Reflecting on the case that gave rise to the court’s rejection of the Defense of Marriage Act as unconstitutional, Justice Kennedy wrote that New York’s equal-rights statute “reflects both the community’s considered perspective on the historical roots of the institution of marriage and its evolving understanding of the meaning of equality.”

It was the last half of that sentence that caught my eye.

Yes, this federal case was about marriage. But it was also about something much more profound than who qualifies (or not) for spousal Social Security benefits, inheritance rights and the host of other marital allowances embedded in more than 1,000 federal statutes and regulations.

It was about human dignity.

It was about the quintessentially American notion of fairness.

It was about equality. Or more specifically, as Kennedy so succinctly observed, the inescapable fact that “DOMA writes inequality into the entire United States Code.”

Kennedy went on to note, “The history of DOMA’s enactment and its own text demonstrate that interference with the equal dignity of same-sex marriages, a dignity conferred by the States in exercise of their sovereign power, was more than just an incidental effect of the federal statute. It was its essence.”

In other words, the federal law, by its very existence, sought not to protect, but to punish.

Meg, who spent a typically hectic Wednesday caring for a steady stream of hospital patients, hadn’t had a lot of time to read about the court’s ruling, let alone reflect on it.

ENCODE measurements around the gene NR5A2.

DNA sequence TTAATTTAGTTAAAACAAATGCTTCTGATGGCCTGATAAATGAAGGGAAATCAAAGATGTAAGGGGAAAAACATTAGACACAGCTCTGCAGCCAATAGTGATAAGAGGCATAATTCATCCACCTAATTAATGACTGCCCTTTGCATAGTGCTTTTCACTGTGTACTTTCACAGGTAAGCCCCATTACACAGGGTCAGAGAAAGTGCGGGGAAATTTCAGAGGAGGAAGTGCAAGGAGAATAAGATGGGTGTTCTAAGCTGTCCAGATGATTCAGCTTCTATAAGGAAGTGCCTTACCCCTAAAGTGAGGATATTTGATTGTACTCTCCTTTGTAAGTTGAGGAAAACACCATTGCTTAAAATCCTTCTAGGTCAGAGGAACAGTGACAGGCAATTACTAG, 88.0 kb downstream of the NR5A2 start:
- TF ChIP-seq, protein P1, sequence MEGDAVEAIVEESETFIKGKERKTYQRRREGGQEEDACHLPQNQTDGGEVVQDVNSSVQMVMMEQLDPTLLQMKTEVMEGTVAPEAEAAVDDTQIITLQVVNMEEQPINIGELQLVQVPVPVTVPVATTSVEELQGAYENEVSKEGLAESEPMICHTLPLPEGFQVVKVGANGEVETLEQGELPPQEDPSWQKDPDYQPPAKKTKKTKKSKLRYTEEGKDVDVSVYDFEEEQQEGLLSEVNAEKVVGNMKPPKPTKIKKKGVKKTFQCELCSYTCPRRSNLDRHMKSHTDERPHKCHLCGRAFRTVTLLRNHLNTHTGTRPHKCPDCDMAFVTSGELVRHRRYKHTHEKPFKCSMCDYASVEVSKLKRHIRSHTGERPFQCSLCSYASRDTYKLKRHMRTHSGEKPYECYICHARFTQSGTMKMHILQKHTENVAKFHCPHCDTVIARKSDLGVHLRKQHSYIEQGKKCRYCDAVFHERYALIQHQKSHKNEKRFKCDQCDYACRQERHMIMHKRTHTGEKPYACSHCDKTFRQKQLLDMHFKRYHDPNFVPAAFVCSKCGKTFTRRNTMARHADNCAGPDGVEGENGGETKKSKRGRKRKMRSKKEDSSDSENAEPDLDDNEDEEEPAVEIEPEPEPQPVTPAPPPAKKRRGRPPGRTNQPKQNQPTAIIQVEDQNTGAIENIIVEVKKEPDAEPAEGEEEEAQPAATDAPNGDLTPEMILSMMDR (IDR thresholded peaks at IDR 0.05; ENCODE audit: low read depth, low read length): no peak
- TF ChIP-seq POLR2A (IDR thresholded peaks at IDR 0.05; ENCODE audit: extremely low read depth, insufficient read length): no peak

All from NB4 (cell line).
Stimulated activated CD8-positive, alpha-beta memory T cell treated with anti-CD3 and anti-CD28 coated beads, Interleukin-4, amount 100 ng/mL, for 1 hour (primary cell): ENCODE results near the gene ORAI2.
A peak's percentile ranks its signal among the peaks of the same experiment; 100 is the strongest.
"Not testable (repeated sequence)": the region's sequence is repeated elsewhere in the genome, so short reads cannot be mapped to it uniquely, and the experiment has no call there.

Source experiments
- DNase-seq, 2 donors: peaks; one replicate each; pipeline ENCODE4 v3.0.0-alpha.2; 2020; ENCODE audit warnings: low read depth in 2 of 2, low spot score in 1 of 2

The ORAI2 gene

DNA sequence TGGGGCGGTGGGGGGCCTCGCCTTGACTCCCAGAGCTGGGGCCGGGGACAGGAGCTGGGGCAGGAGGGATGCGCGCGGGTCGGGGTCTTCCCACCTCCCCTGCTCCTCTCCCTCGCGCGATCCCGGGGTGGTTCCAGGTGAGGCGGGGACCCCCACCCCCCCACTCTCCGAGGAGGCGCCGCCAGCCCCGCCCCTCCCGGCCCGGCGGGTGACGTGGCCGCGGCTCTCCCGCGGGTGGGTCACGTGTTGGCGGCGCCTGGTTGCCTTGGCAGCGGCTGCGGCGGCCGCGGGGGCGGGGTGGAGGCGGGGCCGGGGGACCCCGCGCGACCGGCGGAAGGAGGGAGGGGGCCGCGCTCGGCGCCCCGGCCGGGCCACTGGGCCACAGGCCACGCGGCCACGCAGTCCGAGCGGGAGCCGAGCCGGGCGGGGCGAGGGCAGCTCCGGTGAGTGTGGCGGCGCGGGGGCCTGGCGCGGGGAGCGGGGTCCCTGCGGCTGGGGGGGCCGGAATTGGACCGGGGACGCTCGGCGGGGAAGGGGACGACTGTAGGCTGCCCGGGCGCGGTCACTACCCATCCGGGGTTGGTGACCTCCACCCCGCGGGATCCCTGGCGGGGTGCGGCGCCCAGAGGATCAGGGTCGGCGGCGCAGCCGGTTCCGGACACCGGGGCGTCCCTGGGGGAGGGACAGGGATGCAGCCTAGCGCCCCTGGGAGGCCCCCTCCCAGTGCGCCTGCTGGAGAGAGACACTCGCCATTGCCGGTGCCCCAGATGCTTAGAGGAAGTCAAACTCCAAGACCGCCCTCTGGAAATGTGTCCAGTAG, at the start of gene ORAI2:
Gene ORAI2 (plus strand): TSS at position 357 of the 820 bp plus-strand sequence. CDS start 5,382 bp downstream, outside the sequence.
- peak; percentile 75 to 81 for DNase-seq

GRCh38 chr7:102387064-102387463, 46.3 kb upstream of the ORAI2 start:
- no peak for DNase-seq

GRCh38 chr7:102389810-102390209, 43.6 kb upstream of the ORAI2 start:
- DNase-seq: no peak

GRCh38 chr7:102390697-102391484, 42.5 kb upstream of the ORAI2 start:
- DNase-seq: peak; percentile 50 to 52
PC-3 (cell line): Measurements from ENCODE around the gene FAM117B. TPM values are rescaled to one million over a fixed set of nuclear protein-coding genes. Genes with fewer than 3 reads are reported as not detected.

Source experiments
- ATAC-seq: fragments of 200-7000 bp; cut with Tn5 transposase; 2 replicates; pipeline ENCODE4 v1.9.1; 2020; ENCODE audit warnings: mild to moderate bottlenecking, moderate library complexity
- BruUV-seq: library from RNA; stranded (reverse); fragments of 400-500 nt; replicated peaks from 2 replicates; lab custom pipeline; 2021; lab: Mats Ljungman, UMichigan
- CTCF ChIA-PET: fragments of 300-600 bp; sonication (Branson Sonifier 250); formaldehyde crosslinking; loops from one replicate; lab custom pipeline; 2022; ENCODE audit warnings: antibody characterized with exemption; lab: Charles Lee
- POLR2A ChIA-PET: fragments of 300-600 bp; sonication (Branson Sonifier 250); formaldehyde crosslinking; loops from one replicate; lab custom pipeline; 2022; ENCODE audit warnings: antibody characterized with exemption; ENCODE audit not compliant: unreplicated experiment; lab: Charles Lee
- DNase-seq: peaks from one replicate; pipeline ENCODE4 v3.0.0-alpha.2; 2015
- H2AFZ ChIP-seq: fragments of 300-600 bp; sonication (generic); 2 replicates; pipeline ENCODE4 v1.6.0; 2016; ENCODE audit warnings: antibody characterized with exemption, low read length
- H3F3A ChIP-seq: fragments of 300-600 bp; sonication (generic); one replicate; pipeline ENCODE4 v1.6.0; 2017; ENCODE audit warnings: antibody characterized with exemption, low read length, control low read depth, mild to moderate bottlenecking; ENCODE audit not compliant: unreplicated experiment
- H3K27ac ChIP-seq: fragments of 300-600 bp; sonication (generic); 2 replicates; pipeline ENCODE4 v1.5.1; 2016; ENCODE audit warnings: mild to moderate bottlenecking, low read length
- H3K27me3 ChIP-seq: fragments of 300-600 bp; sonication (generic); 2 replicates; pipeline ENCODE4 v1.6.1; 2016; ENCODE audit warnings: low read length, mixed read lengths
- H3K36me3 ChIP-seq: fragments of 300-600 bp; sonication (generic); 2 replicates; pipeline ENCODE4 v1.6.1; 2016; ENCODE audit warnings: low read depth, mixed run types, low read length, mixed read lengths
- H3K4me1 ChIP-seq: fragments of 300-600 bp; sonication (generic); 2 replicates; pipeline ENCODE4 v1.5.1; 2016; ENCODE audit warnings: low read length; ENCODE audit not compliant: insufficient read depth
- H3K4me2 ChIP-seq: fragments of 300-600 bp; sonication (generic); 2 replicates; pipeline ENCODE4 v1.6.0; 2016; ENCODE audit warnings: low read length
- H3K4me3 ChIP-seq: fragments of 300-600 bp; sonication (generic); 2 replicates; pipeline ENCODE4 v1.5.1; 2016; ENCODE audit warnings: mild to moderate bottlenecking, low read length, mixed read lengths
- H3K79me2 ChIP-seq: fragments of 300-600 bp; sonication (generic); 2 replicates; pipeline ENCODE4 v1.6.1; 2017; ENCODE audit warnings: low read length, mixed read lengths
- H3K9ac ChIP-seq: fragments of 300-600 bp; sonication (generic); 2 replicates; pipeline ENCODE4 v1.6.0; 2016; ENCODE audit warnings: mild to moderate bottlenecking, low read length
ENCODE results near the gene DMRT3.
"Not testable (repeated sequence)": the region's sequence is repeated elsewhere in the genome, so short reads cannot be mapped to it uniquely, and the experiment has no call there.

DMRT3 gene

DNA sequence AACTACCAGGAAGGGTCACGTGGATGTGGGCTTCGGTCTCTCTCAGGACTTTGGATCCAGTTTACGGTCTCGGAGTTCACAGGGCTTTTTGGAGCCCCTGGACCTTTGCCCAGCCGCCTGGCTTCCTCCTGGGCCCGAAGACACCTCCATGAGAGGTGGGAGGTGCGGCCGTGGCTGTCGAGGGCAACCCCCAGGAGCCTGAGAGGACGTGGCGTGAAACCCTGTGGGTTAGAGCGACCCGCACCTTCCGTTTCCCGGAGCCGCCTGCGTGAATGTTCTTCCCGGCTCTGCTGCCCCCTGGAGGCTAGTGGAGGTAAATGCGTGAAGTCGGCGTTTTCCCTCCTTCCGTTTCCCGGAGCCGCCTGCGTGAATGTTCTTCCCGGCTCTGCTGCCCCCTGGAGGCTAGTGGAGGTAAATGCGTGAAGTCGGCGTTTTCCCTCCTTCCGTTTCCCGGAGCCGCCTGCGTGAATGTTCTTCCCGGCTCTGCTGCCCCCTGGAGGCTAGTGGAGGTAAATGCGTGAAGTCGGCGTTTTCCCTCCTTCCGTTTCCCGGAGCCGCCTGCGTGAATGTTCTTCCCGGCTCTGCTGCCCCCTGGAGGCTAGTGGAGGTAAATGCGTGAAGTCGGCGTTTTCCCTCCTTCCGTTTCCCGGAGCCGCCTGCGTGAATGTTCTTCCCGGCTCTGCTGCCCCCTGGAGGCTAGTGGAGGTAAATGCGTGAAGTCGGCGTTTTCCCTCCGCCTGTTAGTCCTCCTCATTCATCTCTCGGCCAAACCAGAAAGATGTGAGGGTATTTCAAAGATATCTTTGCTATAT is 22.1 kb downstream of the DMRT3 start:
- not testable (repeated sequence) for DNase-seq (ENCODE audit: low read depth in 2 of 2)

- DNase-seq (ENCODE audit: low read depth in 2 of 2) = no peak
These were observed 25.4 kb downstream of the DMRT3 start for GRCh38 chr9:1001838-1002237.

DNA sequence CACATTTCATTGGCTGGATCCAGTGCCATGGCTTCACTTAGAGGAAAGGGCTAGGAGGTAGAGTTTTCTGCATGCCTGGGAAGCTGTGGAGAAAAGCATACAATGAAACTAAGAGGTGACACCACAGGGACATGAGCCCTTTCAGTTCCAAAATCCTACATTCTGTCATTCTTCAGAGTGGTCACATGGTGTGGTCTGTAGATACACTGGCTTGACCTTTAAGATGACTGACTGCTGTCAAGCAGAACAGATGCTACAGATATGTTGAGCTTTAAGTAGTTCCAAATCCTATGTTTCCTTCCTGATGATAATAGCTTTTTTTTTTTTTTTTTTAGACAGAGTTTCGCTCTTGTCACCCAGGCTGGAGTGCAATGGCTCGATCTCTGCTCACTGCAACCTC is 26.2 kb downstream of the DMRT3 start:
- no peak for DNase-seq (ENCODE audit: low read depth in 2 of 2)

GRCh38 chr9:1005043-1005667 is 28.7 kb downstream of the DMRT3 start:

But as she made her way home with her older brother yakking her ear off, the impact of what had just happened began to sink in:

Without a doubt, to be gay, lesbian, bisexual or transgendered remains a daunting challenge in too many states, too many communities, too many families.

Yet our highest court, as only it can do, has unequivocally and forever changed the course of this nation: No, you need not embrace your gay and lesbian brothers and sisters if your conscience or religious faith still won’t let you. But accept them you must.

“Everybody’s been hurt,” Meg said, reflecting as much on the country’s experience as her own. “At one point or another, everyone’s been hurt. And I hope this helps diminish all that hurt. It has to just stop!”

It already has for Meg, who came to realize that she could have it all – Linda, two perfect daughters who adore her as much as she does them, an extended family that could no sooner reject one of its own than hold one of our frequent reunions on the moon.

I suspect my dear parents, God rest their souls, knew that all along. No matter what happened, Meg would always be loved.

And tempting as it may be to wonder how Mom and Dad might feel about the U.S. Supreme Court right about now, I’ll defer to my little sister on what this week’s commotion, when it’s all said and done, truly means.

“Love always wins,” Meg said. “It always does.”

Bill Nemitz can be contacted at 791-6323 or at: